Concluding an Advent poem in the new collection’s Christmas sequence, she voices the conventional metaphysical non placet: “It is a mystery / How God took time and entered history”. The language is always innocent, but ambivalently so. Her Catholicism asks for awe at the prospect of the Incarnation and Passion, knowing that God is too various for awe, sensing that His Easter festivals are quickened by the proximity of seasonal rite: “Let us blossom and believe. / Risings are everywhere”.
In few other contemporary poets is...
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SOURCE: Review of Praises, in The Times Liteary Supplement, No. 4995, December 25, 1998, pp. 28-9.
[In the following review, O'Neill argues that although there is a repetitive quality to Jennings'’s work, her writing deserves praise.]
At one stage in Praises, Elizabeth Jennings asserts, “Stars are a bright simplicity”, reaffirming her affinity with Henry Vaughan for whom “Stars are of mighty use”. The points of likeness and difference between the twentieth-century Catholic poet and the Metaphysical mystic are fascinating. Like Vaughan, Jennings values intimations of “An unfallen world”. Unlike him, she is “not after visions or prayers”. Like him, she places emphasis on childhood. Unlike him, she finds in childhood a forecaste of adult suffering. Like him, she has become an elegist, entitling the collection’s opening poem “For my Sister, now a Widow”. Unlike him, her elegy is this-worldly in its recollections of “The way he washed up the breakfast, hoovered the floor”. Yet if the grave dazzle of “They are all gone into the world of light” lies beyond Jennings, it is the case that for her, as for Vaughan, “strange thoughts transcend our wonted themes”. She has a gift for making something unparaphrasably individual out of what may seem, initially, to work at the level of a proposition. In “Myths within Us”, she claims that “All the great myths that...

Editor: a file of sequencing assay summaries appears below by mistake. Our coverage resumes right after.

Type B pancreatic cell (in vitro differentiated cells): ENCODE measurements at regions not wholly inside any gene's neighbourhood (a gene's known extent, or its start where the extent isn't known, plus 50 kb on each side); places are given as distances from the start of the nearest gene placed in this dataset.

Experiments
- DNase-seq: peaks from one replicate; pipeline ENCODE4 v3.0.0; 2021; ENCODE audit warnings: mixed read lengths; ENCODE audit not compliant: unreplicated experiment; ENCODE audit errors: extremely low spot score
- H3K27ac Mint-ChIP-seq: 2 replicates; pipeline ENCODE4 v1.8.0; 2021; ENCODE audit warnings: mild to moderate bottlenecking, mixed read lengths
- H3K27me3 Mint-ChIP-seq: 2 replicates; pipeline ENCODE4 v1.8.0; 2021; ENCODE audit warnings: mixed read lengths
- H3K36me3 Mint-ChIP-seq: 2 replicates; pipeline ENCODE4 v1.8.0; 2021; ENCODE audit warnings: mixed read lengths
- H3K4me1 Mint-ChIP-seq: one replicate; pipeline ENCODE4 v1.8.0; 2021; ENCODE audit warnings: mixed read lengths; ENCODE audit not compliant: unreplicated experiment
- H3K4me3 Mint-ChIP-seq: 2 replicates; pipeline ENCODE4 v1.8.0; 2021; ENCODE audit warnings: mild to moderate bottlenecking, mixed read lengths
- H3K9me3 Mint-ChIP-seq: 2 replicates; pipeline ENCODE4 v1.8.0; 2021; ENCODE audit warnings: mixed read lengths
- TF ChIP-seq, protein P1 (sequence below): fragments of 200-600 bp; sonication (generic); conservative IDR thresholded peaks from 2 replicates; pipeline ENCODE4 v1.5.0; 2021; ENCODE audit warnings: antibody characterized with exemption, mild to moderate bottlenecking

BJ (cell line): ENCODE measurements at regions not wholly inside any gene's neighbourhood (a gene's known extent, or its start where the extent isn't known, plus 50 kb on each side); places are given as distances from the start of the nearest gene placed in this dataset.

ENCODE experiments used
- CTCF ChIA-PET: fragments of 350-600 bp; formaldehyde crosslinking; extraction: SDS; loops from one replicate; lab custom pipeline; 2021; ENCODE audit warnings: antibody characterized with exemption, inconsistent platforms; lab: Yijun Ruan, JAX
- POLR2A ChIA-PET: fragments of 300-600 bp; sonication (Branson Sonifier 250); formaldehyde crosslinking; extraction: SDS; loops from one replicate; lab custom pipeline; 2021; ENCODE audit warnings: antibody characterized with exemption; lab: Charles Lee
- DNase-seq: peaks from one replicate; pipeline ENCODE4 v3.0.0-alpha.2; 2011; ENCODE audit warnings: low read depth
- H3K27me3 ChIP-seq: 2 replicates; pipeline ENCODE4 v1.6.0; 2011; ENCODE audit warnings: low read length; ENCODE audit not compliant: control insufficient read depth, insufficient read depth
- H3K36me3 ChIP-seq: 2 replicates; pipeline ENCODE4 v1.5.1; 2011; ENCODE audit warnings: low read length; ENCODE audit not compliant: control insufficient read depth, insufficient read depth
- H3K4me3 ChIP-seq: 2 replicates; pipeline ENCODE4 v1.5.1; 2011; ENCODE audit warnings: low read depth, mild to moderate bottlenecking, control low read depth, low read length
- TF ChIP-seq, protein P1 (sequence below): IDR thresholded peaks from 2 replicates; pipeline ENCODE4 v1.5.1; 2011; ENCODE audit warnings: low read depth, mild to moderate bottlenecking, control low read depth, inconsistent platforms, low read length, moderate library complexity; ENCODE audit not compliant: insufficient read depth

(The entire section is 416 words.)